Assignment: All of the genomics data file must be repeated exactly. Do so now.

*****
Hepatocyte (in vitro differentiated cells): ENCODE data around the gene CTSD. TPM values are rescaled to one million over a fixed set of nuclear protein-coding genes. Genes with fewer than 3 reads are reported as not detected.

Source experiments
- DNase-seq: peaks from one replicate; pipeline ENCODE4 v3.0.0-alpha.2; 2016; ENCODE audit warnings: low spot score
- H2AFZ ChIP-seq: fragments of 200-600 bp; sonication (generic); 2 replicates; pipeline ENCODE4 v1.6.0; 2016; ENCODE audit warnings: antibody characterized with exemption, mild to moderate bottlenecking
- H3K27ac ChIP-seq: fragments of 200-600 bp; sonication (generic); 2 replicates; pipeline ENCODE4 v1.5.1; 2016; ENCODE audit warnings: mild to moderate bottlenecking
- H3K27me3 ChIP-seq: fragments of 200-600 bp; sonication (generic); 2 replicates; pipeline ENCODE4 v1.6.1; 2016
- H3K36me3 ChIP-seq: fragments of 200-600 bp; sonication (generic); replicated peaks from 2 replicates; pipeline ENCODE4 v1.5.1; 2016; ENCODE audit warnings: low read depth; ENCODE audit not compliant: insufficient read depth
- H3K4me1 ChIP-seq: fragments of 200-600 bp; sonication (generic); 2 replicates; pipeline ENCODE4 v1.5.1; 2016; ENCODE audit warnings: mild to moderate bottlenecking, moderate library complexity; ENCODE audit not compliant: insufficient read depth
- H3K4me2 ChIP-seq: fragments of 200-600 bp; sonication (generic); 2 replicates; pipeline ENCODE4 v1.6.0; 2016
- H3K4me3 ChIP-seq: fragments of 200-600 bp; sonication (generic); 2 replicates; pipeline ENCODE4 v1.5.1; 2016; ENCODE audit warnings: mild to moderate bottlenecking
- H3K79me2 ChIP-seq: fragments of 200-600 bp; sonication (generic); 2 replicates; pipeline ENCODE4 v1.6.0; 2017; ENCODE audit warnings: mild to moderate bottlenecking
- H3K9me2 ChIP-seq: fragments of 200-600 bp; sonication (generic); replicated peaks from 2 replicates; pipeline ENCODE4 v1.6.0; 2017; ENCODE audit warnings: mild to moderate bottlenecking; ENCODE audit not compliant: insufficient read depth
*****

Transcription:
Hepatocyte (in vitro differentiated cells): ENCODE data around the gene CTSD. TPM values are rescaled to one million over a fixed set of nuclear protein-coding genes. Genes with fewer than 3 reads are reported as not detected.

Source experiments
- DNase-seq: peaks from one replicate; pipeline ENCODE4 v3.0.0-alpha.2; 2016; ENCODE audit warnings: low spot score
- H2AFZ ChIP-seq: fragments of 200-600 bp; sonication (generic); 2 replicates; pipeline ENCODE4 v1.6.0; 2016; ENCODE audit warnings: antibody characterized with exemption, mild to moderate bottlenecking
- H3K27ac ChIP-seq: fragments of 200-600 bp; sonication (generic); 2 replicates; pipeline ENCODE4 v1.5.1; 2016; ENCODE audit warnings: mild to moderate bottlenecking
- H3K27me3 ChIP-seq: fragments of 200-600 bp; sonication (generic); 2 replicates; pipeline ENCODE4 v1.6.1; 2016
- H3K36me3 ChIP-seq: fragments of 200-600 bp; sonication (generic); replicated peaks from 2 replicates; pipeline ENCODE4 v1.5.1; 2016; ENCODE audit warnings: low read depth; ENCODE audit not compliant: insufficient read depth
- H3K4me1 ChIP-seq: fragments of 200-600 bp; sonication (generic); 2 replicates; pipeline ENCODE4 v1.5.1; 2016; ENCODE audit warnings: mild to moderate bottlenecking, moderate library complexity; ENCODE audit not compliant: insufficient read depth
- H3K4me2 ChIP-seq: fragments of 200-600 bp; sonication (generic); 2 replicates; pipeline ENCODE4 v1.6.0; 2016
- H3K4me3 ChIP-seq: fragments of 200-600 bp; sonication (generic); 2 replicates; pipeline ENCODE4 v1.5.1; 2016; ENCODE audit warnings: mild to moderate bottlenecking
- H3K79me2 ChIP-seq: fragments of 200-600 bp; sonication (generic); 2 replicates; pipeline ENCODE4 v1.6.0; 2017; ENCODE audit warnings: mild to moderate bottlenecking
- H3K9me2 ChIP-seq: fragments of 200-600 bp; sonication (generic); replicated peaks from 2 replicates; pipeline ENCODE4 v1.6.0; 2017; ENCODE audit warnings: mild to moderate bottlenecking; ENCODE audit not compliant: insufficient read depth